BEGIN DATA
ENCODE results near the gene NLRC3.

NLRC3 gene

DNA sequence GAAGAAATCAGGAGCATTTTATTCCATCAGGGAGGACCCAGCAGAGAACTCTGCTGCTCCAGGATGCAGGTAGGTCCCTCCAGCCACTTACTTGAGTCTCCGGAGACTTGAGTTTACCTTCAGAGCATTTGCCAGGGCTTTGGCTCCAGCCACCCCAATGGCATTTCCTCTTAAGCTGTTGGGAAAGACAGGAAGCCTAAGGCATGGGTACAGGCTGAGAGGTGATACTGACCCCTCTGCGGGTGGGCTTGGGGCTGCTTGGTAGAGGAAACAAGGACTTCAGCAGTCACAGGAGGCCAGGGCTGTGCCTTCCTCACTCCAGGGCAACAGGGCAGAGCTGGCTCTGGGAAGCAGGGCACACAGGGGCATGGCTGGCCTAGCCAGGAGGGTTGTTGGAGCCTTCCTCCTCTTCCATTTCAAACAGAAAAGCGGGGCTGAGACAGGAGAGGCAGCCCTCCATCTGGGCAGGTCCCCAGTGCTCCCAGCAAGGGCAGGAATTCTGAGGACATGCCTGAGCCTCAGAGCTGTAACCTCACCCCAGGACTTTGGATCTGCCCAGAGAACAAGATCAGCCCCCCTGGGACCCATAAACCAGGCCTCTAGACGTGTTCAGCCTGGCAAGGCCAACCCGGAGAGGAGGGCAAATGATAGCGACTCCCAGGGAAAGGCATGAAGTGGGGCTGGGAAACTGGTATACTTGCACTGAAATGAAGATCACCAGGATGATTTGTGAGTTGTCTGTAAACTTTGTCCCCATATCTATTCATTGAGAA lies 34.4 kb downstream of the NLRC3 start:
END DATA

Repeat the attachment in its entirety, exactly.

ENCODE results near the gene NLRC3.

NLRC3 gene

DNA sequence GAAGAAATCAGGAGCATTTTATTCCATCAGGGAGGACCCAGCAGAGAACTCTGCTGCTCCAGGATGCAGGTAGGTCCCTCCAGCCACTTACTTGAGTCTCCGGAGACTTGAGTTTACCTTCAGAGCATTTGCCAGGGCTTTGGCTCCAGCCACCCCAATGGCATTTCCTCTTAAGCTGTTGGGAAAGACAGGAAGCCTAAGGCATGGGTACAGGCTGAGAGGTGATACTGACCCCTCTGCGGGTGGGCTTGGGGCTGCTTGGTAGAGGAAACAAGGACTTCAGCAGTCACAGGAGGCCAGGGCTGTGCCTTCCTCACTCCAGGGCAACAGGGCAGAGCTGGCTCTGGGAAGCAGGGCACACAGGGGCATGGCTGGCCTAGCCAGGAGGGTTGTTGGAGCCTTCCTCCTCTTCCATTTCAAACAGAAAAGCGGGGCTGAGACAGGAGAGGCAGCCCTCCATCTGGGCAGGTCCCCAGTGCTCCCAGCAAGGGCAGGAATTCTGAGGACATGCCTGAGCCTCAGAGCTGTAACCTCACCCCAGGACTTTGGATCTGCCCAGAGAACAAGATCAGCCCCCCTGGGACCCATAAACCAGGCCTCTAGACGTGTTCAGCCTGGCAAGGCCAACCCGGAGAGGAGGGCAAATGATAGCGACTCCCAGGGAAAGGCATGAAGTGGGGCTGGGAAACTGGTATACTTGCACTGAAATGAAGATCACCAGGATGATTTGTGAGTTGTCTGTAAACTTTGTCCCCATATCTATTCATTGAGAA lies 34.4 kb downstream of the NLRC3 start: